PubDate: 2019-11-05T00:00:00Z
       
  • Humans Optimize Ground Contact Time and Leg Stiffness to Minimize the
           Metabolic Cost of Running

    • Authors: Isabel S. Moore, Kelly J. Ashford, Charlotte Cross, Jack Hope, Holly S. R. Jones, Molly McCarthy-Ryan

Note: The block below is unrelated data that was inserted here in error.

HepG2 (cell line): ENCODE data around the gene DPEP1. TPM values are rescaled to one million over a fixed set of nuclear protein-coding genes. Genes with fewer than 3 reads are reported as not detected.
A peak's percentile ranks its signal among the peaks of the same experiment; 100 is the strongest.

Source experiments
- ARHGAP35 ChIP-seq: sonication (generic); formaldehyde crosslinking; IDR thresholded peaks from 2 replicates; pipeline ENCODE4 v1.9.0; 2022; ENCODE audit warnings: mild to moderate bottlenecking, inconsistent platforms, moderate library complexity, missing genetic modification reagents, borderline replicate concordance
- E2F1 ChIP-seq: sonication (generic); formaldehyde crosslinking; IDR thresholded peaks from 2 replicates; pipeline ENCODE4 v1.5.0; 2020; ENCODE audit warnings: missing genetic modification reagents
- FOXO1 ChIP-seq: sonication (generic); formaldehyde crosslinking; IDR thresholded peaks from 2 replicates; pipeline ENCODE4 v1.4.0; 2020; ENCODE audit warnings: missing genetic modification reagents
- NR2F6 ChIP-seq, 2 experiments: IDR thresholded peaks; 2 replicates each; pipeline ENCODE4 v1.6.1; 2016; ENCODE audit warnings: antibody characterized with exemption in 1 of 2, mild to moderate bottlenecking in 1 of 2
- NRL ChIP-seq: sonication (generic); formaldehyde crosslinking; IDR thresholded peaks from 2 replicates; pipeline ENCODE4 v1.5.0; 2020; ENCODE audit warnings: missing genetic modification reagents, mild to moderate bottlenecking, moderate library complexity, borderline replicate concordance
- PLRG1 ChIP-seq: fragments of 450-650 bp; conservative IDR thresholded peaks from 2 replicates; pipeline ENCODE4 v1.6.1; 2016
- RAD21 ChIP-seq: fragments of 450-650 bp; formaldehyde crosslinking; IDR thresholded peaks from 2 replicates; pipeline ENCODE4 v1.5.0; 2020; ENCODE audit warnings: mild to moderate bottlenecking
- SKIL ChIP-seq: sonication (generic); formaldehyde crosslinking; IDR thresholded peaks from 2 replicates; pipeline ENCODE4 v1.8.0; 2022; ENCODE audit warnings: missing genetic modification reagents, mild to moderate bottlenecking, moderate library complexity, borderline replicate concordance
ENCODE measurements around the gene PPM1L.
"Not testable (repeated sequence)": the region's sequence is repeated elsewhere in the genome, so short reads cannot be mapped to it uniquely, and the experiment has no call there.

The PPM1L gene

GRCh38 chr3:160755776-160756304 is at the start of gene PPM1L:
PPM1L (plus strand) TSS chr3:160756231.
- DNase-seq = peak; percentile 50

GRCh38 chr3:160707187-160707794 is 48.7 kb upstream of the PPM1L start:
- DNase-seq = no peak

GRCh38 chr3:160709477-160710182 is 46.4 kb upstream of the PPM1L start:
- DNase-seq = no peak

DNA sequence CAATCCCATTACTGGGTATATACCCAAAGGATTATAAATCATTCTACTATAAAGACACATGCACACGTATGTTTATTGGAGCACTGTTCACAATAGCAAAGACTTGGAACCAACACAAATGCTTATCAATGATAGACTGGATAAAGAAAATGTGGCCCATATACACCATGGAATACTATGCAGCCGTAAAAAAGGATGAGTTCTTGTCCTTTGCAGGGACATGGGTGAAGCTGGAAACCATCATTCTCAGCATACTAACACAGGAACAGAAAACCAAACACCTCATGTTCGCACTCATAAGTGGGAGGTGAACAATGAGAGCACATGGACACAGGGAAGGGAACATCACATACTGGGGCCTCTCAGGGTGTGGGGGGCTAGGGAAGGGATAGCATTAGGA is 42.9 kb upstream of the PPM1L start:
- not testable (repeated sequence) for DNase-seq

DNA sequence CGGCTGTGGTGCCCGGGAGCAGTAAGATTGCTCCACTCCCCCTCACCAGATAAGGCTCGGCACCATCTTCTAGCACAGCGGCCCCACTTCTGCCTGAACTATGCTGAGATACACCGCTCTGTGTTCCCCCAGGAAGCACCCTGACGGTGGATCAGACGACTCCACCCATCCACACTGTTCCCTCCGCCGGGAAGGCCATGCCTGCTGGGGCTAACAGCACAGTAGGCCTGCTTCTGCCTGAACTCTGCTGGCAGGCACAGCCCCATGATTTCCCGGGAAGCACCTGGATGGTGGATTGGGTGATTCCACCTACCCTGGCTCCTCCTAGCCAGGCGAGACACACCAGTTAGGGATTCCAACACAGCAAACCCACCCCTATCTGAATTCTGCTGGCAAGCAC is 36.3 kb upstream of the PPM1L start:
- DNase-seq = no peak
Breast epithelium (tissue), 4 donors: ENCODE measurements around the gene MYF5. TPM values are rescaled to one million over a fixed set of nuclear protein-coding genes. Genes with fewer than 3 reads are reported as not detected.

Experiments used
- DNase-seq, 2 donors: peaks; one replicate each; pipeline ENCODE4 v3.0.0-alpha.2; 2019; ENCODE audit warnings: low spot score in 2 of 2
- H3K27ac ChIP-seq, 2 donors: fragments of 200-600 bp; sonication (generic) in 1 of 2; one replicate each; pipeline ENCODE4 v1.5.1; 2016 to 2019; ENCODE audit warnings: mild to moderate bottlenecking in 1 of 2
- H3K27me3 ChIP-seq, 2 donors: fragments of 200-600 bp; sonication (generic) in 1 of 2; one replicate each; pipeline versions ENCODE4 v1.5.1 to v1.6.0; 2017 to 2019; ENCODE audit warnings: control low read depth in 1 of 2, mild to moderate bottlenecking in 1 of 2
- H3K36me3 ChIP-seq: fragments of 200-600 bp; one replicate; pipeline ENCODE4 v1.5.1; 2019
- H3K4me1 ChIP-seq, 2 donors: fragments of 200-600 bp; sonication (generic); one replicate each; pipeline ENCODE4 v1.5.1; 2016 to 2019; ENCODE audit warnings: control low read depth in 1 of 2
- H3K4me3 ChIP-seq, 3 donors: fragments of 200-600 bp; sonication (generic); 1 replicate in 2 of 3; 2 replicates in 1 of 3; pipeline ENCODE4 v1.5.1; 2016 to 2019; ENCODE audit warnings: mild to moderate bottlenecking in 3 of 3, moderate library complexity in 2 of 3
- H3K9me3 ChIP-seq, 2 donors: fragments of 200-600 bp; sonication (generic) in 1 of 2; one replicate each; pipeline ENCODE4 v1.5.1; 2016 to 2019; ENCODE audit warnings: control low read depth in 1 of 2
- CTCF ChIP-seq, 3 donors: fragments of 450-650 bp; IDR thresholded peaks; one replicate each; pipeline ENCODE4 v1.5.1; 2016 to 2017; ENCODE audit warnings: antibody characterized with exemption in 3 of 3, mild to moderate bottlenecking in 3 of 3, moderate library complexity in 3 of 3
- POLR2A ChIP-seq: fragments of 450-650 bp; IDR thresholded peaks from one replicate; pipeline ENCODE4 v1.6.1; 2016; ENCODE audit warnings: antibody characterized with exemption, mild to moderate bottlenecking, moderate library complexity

Abstract: Trained endurance runners appear to fine-tune running mechanics to minimize metabolic cost. Referred to as self-optimization, the support for this concept has primarily been collated from only a few gait (e.g., stride frequency, length) and physiological (e.g., oxygen consumption, heart rate) characteristics. To extend our understanding, the aim of this study was to examine the effect of manipulating ground contact time on the metabolic cost of running in trained endurance runners. Additionally, the relationships between metabolic cost, and leg stiffness and perceived effort were examined. Ten participants completed 5 × 6-min treadmill running conditions. Self-selected ground contact time and step frequency were determined during habitual running, which was followed by ground contact times being increased or decreased in four subsequent conditions whilst maintaining step frequency (2.67 ± 0.15 Hz). The same self-selected running velocity was used across all conditions for each participant (12.7 ± 1.6 km · h−1). Oxygen consumption was used to compute the metabolic cost of running and ratings of perceived exertion (RPE) were recorded for each run. Ground contact time and step frequency were used to estimate leg stiffness. Identifiable minimums and a curvilinear relationship between ground contact time and metabolic cost was found for all runners (r2 = 0.84). A similar relationship was observed between leg stiffness and metabolic cost (r2 = 0.83). Most (90%) runners self-selected a ground contact time and leg stiffness that produced metabolic costs within 5% of their mathematical optimal. The majority (n = 6) of self-selected ground contact times were shorter than mathematical optimals, whilst the majority (n = 7) of self-selected leg stiffness' were higher than mathematical optimals. Metabolic cost and RPE were moderately associated (rs = 0.358 p = 0.011), but controlling for condition (habitual/manipulated) weakened this relationship (rs = 0.302, p = 0.035). Both ground contact time and leg stiffness appear to be self-optimized characteristics, as trained runners were operating at or close to their mathematical optimal. The majority of runners favored a self-selected gait that may rely on elastic energy storage and release due to shorter ground contact times and higher leg stiffness's than optimal. Using RPE as a surrogate measure of metabolic cost during manipulated running gait is not recommended.